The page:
Preventive vs. Predictive maintenance. What’s the difference?

Keeping your customers’ machines and equipment up and running is vital. Let’s face it, managing a critical machine to the point of failure isn’t good for your clients or their assets. And, leaving you at the mercy of reactive fixes and support doesn’t create a stable and predictable workflow for your own business.

Is PPM the answer?

With planned preventive maintenance (PPM) you can perform regular maintenance and reduce the chances of equipment failing. Instead of fixing things when they break, you fix them beforehand.

However, PPM can be both complex and time-consuming without the right tools. So, in response, as part of wider efforts to keep customers happy, more and more organisations are investing in PPM modules to reduce the burden.

However, as technology evolves, so does our ability to reduce equipment downtime. And, in 2018, it is predictive maintenance that is emerging as a benchmark of quality in the field service industry.

What’s the difference between preventive and predictive maintenance?

Ultimately, both preventive and predictive maintenance help you to:

  • Keep equipment running as well as possible for as long as possible
  • Reduce the likelihood of unplanned shutdowns
  • Reduce maintenance costs.

But what is the difference between preventive and predictive maintenance?

Planned preventive maintenance (PPM)

PPM sees maintenance occur depending on expected operating experience. Typically a maintenance schedule will be created based on hours of operation or time passed. For example, forklift manufacturers suggest performing preventive maintenance every 150 to 200 hours of operation.

However, without accurate insights, some assets could be serviced too frequently while others aren’t serviced enough. This can result in unnecessary costs, diminished performance, and even unplanned downtime.

Predictive maintenance (PdM)

Predictive maintenance uses each asset’s real-time operating data to assess when maintenance is due. Insights are provided on things like temperature, pressure, vibration etc. So, whether an asset requires maintenance is determined by the condition of the equipment rather than average statistics.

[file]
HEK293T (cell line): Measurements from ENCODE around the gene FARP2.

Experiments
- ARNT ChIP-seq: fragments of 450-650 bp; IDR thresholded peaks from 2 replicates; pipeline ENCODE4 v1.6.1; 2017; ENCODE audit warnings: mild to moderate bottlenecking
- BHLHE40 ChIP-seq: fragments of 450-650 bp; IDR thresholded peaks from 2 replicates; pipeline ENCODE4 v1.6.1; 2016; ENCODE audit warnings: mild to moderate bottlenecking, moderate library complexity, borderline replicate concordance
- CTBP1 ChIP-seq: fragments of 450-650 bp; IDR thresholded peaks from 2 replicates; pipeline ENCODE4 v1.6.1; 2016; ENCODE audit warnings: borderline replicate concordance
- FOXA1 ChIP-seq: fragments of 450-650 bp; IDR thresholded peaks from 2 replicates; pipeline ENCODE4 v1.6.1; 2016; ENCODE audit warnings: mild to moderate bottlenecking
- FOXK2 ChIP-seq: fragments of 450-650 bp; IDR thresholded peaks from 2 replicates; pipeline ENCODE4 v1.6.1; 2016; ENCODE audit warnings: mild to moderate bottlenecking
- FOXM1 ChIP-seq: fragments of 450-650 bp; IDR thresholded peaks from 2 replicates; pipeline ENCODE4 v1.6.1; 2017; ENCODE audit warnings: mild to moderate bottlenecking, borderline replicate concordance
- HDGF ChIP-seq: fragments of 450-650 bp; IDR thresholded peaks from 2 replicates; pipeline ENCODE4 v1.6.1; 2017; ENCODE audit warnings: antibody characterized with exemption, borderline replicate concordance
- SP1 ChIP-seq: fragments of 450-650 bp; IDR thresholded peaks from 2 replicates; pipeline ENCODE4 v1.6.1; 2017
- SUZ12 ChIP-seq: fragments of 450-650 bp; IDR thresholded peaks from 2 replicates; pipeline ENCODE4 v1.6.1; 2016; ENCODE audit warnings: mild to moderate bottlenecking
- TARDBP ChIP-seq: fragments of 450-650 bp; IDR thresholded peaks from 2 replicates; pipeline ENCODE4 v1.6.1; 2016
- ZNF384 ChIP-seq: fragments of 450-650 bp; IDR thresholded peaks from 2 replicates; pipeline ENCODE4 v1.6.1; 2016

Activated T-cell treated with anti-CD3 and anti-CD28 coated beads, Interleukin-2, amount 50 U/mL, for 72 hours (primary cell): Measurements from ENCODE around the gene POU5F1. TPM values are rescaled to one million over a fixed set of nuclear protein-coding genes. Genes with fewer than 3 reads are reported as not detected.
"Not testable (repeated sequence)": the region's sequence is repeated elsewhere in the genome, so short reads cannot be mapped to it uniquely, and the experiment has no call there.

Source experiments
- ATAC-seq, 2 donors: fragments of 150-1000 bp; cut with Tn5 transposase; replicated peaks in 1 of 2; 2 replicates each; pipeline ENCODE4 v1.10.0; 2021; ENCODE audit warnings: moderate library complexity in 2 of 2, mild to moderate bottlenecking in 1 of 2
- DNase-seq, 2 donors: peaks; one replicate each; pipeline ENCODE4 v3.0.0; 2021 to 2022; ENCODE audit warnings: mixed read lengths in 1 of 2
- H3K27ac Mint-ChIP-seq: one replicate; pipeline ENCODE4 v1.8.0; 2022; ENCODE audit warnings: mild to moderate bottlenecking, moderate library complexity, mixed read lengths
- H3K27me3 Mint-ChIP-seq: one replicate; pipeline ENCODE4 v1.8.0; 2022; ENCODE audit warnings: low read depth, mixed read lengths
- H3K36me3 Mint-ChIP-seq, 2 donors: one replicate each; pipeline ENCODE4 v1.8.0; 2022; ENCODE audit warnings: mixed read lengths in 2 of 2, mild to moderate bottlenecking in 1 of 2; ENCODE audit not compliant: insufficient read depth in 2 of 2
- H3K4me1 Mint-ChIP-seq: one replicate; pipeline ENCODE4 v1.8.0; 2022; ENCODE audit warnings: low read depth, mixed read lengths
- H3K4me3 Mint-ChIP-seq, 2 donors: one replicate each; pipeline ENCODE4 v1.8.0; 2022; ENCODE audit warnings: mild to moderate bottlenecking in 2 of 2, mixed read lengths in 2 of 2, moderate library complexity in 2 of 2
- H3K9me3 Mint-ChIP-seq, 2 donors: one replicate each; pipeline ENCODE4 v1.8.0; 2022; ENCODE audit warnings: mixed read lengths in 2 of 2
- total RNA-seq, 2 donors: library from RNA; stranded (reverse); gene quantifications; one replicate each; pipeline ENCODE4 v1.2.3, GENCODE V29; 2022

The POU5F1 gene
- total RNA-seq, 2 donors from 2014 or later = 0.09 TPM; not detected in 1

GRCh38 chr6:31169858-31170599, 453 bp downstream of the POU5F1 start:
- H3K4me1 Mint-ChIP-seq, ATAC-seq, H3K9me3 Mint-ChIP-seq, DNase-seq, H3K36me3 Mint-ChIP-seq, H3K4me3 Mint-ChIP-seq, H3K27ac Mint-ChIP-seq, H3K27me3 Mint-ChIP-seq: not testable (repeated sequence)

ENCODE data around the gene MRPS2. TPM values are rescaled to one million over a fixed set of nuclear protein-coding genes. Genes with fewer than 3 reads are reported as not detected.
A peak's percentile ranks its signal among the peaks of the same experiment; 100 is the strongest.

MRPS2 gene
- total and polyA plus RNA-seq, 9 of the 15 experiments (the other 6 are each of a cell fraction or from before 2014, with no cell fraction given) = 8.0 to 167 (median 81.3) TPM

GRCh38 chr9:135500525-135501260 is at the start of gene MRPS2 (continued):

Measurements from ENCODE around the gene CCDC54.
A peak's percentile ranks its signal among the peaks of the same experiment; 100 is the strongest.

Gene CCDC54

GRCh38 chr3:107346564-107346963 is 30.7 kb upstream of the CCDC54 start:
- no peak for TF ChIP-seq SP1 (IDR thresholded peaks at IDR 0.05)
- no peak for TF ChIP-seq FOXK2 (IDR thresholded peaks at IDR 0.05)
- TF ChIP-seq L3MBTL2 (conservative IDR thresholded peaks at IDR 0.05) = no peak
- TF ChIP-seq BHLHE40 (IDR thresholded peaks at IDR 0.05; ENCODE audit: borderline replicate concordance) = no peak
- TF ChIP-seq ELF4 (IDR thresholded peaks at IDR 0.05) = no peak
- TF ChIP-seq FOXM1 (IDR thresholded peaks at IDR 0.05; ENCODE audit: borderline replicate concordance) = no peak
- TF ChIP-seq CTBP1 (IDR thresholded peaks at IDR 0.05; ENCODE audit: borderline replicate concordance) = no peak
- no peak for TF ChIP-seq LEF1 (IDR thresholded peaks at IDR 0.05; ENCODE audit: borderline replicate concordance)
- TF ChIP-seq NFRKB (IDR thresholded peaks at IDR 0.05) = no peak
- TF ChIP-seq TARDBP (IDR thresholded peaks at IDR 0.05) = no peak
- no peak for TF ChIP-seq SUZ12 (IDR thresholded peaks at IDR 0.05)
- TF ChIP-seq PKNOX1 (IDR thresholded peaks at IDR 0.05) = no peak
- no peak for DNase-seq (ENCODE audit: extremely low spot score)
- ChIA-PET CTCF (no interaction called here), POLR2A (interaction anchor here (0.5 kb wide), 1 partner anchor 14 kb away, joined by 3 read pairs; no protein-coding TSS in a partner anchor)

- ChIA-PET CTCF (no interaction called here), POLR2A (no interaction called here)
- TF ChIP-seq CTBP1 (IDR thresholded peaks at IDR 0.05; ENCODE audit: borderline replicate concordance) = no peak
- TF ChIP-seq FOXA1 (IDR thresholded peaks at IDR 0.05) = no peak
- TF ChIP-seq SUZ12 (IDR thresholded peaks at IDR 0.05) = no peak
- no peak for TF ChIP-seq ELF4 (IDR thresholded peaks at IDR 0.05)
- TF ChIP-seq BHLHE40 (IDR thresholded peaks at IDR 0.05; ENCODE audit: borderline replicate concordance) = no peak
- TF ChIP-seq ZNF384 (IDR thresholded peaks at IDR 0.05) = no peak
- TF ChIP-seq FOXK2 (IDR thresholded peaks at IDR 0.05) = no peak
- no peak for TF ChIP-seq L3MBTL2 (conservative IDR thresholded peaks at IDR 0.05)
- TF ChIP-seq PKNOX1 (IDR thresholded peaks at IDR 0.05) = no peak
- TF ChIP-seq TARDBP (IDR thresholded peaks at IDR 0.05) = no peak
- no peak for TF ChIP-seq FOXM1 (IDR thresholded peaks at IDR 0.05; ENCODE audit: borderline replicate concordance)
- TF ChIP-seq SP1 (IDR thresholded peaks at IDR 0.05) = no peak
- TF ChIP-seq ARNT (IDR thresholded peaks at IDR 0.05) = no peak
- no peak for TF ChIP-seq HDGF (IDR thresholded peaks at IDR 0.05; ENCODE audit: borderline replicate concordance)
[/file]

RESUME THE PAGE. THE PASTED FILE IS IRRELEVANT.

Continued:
With this approach, equipment is serviced only when needed, but before the asset’s performance starts to degrade.

What is the best option for your operations?

Predictive maintenance might sound like a more advanced option (and it is), but there is no doubt that preventive maintenance is simple and cheaper to implement than PdM.

That’s why, when it comes to keeping your operations running optimally, it is worth considering a combination of preventive and predictive maintenance. By leveraging the benefits of both PPM and PdM, you can create a maintenance schedule that maximises uptime while keeping costs low.

Indeed, many organisations choose to employ preventive maintenance only on more more-critical assets. This includes equipment that you can’t operate without, as well as assets with long repair times and a high cost of repairs. You just need to choose what’s feasible for your business.

Blurring lines?

Ultimately – as cloud solutions and advanced analytics options evolve – the lines between predictive and preventative maintenance are becoming increasingly blurred. Already innovative PPM software can be used to deliver improved insights that take preventive maintenance to the next level.  And, as cloud-based technology becomes more and more popular, we can expect the entry cost to PdM tools to decrease.

Want to reduce the hassle of unnecessary jobs? With Service Geeni, our PPM module can reduce the burden by helping you to manage this process more efficiently. Delivering improved insights, by enabling more predictive maintenance we’ll help you to save time and money.

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